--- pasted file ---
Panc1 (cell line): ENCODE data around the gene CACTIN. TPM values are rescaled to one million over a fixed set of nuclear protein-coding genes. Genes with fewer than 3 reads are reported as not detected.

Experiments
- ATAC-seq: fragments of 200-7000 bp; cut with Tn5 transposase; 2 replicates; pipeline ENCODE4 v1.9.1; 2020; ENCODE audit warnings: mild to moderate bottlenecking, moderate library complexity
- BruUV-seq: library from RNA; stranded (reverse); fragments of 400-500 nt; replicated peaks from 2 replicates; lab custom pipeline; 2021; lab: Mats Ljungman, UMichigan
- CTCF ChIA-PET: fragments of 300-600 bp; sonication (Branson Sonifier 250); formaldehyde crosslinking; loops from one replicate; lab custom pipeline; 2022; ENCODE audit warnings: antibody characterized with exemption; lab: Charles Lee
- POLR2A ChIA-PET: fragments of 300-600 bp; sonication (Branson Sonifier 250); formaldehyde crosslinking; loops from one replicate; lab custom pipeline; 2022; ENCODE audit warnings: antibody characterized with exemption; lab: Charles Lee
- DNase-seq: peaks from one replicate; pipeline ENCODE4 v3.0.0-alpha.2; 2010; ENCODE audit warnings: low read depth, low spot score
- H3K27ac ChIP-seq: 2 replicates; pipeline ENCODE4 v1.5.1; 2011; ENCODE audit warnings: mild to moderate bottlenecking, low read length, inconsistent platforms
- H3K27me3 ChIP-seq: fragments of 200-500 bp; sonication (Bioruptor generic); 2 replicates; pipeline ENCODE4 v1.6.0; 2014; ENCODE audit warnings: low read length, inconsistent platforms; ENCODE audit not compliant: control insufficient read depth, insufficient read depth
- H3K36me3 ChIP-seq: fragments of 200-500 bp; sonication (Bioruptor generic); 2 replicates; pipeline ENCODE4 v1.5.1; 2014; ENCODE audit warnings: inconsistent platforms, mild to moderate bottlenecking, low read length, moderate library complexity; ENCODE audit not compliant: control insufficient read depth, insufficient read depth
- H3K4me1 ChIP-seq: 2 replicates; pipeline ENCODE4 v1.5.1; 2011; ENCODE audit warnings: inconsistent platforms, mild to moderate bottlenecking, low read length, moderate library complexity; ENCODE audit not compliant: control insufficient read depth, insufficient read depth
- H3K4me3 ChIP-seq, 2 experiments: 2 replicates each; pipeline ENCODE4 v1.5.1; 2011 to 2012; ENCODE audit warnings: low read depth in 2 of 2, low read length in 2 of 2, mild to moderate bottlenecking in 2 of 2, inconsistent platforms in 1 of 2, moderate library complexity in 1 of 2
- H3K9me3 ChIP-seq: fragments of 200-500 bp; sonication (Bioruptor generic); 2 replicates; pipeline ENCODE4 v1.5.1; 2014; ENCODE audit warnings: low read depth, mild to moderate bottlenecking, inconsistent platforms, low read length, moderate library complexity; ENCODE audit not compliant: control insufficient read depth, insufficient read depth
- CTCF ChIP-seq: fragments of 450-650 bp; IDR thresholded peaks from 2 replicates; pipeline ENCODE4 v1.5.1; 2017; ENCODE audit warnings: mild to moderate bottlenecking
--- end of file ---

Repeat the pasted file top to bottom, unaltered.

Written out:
Panc1 (cell line): ENCODE data around the gene CACTIN. TPM values are rescaled to one million over a fixed set of nuclear protein-coding genes. Genes with fewer than 3 reads are reported as not detected.

Experiments
- ATAC-seq: fragments of 200-7000 bp; cut with Tn5 transposase; 2 replicates; pipeline ENCODE4 v1.9.1; 2020; ENCODE audit warnings: mild to moderate bottlenecking, moderate library complexity
- BruUV-seq: library from RNA; stranded (reverse); fragments of 400-500 nt; replicated peaks from 2 replicates; lab custom pipeline; 2021; lab: Mats Ljungman, UMichigan
- CTCF ChIA-PET: fragments of 300-600 bp; sonication (Branson Sonifier 250); formaldehyde crosslinking; loops from one replicate; lab custom pipeline; 2022; ENCODE audit warnings: antibody characterized with exemption; lab: Charles Lee
- POLR2A ChIA-PET: fragments of 300-600 bp; sonication (Branson Sonifier 250); formaldehyde crosslinking; loops from one replicate; lab custom pipeline; 2022; ENCODE audit warnings: antibody characterized with exemption; lab: Charles Lee
- DNase-seq: peaks from one replicate; pipeline ENCODE4 v3.0.0-alpha.2; 2010; ENCODE audit warnings: low read depth, low spot score
- H3K27ac ChIP-seq: 2 replicates; pipeline ENCODE4 v1.5.1; 2011; ENCODE audit warnings: mild to moderate bottlenecking, low read length, inconsistent platforms
- H3K27me3 ChIP-seq: fragments of 200-500 bp; sonication (Bioruptor generic); 2 replicates; pipeline ENCODE4 v1.6.0; 2014; ENCODE audit warnings: low read length, inconsistent platforms; ENCODE audit not compliant: control insufficient read depth, insufficient read depth
- H3K36me3 ChIP-seq: fragments of 200-500 bp; sonication (Bioruptor generic); 2 replicates; pipeline ENCODE4 v1.5.1; 2014; ENCODE audit warnings: inconsistent platforms, mild to moderate bottlenecking, low read length, moderate library complexity; ENCODE audit not compliant: control insufficient read depth, insufficient read depth
- H3K4me1 ChIP-seq: 2 replicates; pipeline ENCODE4 v1.5.1; 2011; ENCODE audit warnings: inconsistent platforms, mild to moderate bottlenecking, low read length, moderate library complexity; ENCODE audit not compliant: control insufficient read depth, insufficient read depth
- H3K4me3 ChIP-seq, 2 experiments: 2 replicates each; pipeline ENCODE4 v1.5.1; 2011 to 2012; ENCODE audit warnings: low read depth in 2 of 2, low read length in 2 of 2, mild to moderate bottlenecking in 2 of 2, inconsistent platforms in 1 of 2, moderate library complexity in 1 of 2
- H3K9me3 ChIP-seq: fragments of 200-500 bp; sonication (Bioruptor generic); 2 replicates; pipeline ENCODE4 v1.5.1; 2014; ENCODE audit warnings: low read depth, mild to moderate bottlenecking, inconsistent platforms, low read length, moderate library complexity; ENCODE audit not compliant: control insufficient read depth, insufficient read depth
- CTCF ChIP-seq: fragments of 450-650 bp; IDR thresholded peaks from 2 replicates; pipeline ENCODE4 v1.5.1; 2017; ENCODE audit warnings: mild to moderate bottlenecking